Axe veered from the heteronormative thousands of screaming women chasing after a man route. But not far. They must have saturated the terrible men’s fragrance market, as they’re moving onto harrier pastures—men’s grooming. Axe is trying to speak to the every man. It’s okay if you’re ugly. Poor. Like to crossdress. Disabled. Etc.
Shocktop hit us with the Hangover-style humour that I hoped was fading. The “dude, we’re way too cool of a brand to say nice things to you” approach. With an actor that couldn’t enunciate properly, I had a hard time following what was happening. But after rewatching, it’s now clear to me—an orange slice and unkempt male make cynical jokes at each other for far too many costly seconds. Target: men. Because men drink beeeeeer.
For one of their ads, Doritos went for the dog approach, which always gets me. Like last year’s Budweiser commercials where we all (all of us, right!?) cried when little guy reunites with his horse buddy. As a brand, Doritos has a funny approach to their marketing. I like that they don’t take themselves too seriously and are willing to play around. Target audience: dogs.
For another ad, Doritos got topical, mimicking Tinder in real life. This can be a good approach, as people see it as funny and relevant, and may be likely to share with their networks. Dopey guy swipes left on all sorts of “unwantable” women (goth, too young, too ugly, mother). Perhaps a little misogynist. Target audience: dudes.
For yet another ad, Doritos has a man eating chips during his wife’s ultrasound (men, sigh, when will they ever learn!). Again, they’re going the funny route and when uppity wife (women, sigh, they’re so uptight!) throws the chip across the room, she goes into labour as the fetus dives for the chip. Stereotypes are easy because they’ve been engrained in all of us, so playing on them is easy too. Stupid man goes into ultrasound unaware of the significance of life event and subsequently becoming a father. Woman, acutely aware of the wonder of bringing life into the world, needs to teach man a lesson through her anger and by associating with the other female in the room, the doctor. Boring. Target audience: bros.
From women in bikinis to using a woman powerhouse as a spokesperson, it feels like Bud is trying something new. But as they promote the ol’ bud light party, the common theme is obvious—drink alcohol, have a great time! I like that they stayed topical as well, building off the hype and media coverage of the US presidential election. And who doesn’t love Amy Schumer?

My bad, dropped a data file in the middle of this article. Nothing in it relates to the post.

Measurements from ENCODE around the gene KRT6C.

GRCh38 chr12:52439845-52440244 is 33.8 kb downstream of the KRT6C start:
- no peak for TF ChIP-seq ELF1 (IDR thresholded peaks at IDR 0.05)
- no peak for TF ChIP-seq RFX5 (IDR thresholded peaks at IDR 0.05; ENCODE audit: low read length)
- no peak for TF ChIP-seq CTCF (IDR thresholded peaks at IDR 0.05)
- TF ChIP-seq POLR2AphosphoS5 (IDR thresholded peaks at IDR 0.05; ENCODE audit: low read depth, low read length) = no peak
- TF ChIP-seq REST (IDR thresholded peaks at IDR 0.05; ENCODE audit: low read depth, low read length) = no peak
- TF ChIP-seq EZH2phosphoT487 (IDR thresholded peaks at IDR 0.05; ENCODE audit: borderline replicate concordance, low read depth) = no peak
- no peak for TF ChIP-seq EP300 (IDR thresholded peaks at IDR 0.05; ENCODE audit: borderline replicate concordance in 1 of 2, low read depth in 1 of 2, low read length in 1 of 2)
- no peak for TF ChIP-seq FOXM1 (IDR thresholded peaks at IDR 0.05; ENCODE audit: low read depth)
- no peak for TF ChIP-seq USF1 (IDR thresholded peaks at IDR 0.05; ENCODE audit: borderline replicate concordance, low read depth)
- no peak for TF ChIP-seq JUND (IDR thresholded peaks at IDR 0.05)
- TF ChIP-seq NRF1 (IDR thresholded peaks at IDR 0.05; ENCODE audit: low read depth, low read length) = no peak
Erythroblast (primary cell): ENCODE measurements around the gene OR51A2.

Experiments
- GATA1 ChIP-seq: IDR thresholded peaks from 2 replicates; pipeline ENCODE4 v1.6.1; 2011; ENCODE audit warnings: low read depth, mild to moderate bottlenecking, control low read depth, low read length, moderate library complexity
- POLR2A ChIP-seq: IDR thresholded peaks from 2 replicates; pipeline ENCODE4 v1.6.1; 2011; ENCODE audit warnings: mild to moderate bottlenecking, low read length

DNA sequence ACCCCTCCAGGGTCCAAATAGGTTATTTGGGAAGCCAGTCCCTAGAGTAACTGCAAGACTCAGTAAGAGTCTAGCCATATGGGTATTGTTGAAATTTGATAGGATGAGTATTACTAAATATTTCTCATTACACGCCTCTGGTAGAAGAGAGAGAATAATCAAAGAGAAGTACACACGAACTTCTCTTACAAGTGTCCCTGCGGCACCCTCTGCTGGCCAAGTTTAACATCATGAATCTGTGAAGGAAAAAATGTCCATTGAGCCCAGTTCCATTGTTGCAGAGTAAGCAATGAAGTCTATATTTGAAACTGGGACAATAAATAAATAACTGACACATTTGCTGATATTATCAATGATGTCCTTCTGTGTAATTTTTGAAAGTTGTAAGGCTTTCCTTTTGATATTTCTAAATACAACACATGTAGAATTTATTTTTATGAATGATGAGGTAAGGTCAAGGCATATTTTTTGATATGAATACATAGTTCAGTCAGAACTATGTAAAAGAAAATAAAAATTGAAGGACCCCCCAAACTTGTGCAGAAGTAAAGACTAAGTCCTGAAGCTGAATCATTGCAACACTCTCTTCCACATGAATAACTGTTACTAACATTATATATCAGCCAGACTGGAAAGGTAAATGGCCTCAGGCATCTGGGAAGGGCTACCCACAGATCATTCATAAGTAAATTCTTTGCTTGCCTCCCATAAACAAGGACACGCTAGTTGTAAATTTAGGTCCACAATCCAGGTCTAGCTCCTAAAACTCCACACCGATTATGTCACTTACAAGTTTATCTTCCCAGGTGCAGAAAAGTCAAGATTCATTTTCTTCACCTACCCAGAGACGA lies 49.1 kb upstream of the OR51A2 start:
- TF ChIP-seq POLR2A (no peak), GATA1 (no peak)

Well, as a Canadian I guess it’s obvious: I’m a Drake fan. So naturally, I loved this commercial. T-Mobil played on one of the most popular music phenoms of 2015 and perhaps one of the most hated: cell phone carriers. They helped us, 112 million of us, feel like we are all part of one club: the I hate cell phone companies club. By highlighting an industry weakness, T-Mobil is reminding all of us how dissatisfied we are with our current rate packages…and offering a solution! No hidden fees! The “Un-carrier” is the anti establishment. And like we’re seeing in the US presidential campaign, people of every political stripe love their anti-establishment candidates. From Bernie Saunders to, sigh, Donald Trump, these two gain in the polls because people see them as different from the other candidates; a change; fresh. T-Mobil is hoping for the same. Their true test will be delivering on that promise and having happy customers spread the word on digital media later.
Avocados from Mexico
I thought this one was hilarious. They helped us laugh at ourselves through our inability to complete a Rubik’s Cube, our excessive use of emojis and a shared hatred of the discomfort of planes.
Traditional Meets Digital
One thing many of the ads have in common is that they push their audience to social. Tons of hashtags were flashing on the screen: #Pokemon20, #DefyLabels, #MomPride #BudLightParty, #YouGotCarriered, #BolderThanBold, #AvosInSpace, #SoFiGreat, etc. Every brand pushes a hashtag so that all the other folks sitting at home watching the Super Bowl to see the real big players—the brands—can follow along with the conversation. If it works and a brand can engage their audience, they can bridge that gap between traditional and digital media. One of the most common complaints about traditional advertising, like TV commercials, is that brand managers don’t know who is seeing their ad or have a way to prove ROI. Tracking impressions and volume of usage on the hashtag they promote is one way to see if their message is resonating. Using utm codes is another way for a brand to understand the audience they are reaching, but are not always ideal for the big screen.
The Broncos may have won the game, but who do you think is the real winner?